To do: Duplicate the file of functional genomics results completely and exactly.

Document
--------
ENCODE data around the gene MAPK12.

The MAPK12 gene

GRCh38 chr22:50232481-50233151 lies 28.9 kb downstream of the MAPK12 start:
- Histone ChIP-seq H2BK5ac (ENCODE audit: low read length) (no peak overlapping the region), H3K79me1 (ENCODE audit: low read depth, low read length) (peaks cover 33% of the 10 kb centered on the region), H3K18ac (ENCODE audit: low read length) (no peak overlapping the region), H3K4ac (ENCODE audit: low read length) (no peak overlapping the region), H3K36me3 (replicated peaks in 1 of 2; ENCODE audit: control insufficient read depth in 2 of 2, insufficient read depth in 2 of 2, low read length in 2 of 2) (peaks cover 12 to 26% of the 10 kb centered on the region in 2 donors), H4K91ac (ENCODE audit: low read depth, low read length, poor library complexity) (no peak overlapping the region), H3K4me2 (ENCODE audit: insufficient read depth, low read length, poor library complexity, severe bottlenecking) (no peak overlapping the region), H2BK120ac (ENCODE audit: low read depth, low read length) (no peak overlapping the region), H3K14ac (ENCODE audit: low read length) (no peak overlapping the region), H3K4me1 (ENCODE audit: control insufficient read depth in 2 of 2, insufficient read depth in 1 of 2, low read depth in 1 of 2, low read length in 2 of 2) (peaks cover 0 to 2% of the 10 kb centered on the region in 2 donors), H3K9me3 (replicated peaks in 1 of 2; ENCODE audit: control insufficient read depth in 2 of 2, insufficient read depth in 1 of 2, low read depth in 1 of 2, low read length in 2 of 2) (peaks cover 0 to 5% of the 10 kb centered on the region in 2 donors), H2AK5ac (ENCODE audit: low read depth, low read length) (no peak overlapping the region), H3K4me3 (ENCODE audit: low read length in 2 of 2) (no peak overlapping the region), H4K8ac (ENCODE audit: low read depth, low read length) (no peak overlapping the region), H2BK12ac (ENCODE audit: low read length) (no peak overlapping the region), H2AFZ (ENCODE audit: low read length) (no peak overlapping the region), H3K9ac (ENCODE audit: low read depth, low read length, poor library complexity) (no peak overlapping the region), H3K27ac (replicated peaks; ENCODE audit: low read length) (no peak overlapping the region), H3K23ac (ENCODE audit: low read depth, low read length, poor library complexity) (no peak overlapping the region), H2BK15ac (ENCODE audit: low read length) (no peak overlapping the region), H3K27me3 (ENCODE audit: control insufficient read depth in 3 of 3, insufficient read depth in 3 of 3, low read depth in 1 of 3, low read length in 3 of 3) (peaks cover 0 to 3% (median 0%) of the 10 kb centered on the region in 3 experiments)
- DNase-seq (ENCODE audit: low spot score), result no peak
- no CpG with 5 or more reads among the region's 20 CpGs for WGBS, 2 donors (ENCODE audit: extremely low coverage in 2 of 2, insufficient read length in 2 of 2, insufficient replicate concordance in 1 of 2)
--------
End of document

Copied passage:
ENCODE data around the gene MAPK12.

The MAPK12 gene

GRCh38 chr22:50232481-50233151 lies 28.9 kb downstream of the MAPK12 start:
- Histone ChIP-seq H2BK5ac (ENCODE audit: low read length) (no peak overlapping the region), H3K79me1 (ENCODE audit: low read depth, low read length) (peaks cover 33% of the 10 kb centered on the region), H3K18ac (ENCODE audit: low read length) (no peak overlapping the region), H3K4ac (ENCODE audit: low read length) (no peak overlapping the region), H3K36me3 (replicated peaks in 1 of 2; ENCODE audit: control insufficient read depth in 2 of 2, insufficient read depth in 2 of 2, low read length in 2 of 2) (peaks cover 12 to 26% of the 10 kb centered on the region in 2 donors), H4K91ac (ENCODE audit: low read depth, low read length, poor library complexity) (no peak overlapping the region), H3K4me2 (ENCODE audit: insufficient read depth, low read length, poor library complexity, severe bottlenecking) (no peak overlapping the region), H2BK120ac (ENCODE audit: low read depth, low read length) (no peak overlapping the region), H3K14ac (ENCODE audit: low read length) (no peak overlapping the region), H3K4me1 (ENCODE audit: control insufficient read depth in 2 of 2, insufficient read depth in 1 of 2, low read depth in 1 of 2, low read length in 2 of 2) (peaks cover 0 to 2% of the 10 kb centered on the region in 2 donors), H3K9me3 (replicated peaks in 1 of 2; ENCODE audit: control insufficient read depth in 2 of 2, insufficient read depth in 1 of 2, low read depth in 1 of 2, low read length in 2 of 2) (peaks cover 0 to 5% of the 10 kb centered on the region in 2 donors), H2AK5ac (ENCODE audit: low read depth, low read length) (no peak overlapping the region), H3K4me3 (ENCODE audit: low read length in 2 of 2) (no peak overlapping the region), H4K8ac (ENCODE audit: low read depth, low read length) (no peak overlapping the region), H2BK12ac (ENCODE audit: low read length) (no peak overlapping the region), H2AFZ (ENCODE audit: low read length) (no peak overlapping the region), H3K9ac (ENCODE audit: low read depth, low read length, poor library complexity) (no peak overlapping the region), H3K27ac (replicated peaks; ENCODE audit: low read length) (no peak overlapping the region), H3K23ac (ENCODE audit: low read depth, low read length, poor library complexity) (no peak overlapping the region), H2BK15ac (ENCODE audit: low read length) (no peak overlapping the region), H3K27me3 (ENCODE audit: control insufficient read depth in 3 of 3, insufficient read depth in 3 of 3, low read depth in 1 of 3, low read length in 3 of 3) (peaks cover 0 to 3% (median 0%) of the 10 kb centered on the region in 3 experiments)
- DNase-seq (ENCODE audit: low spot score), result no peak
- no CpG with 5 or more reads among the region's 20 CpGs for WGBS, 2 donors (ENCODE audit: extremely low coverage in 2 of 2, insufficient read length in 2 of 2, insufficient replicate concordance in 1 of 2)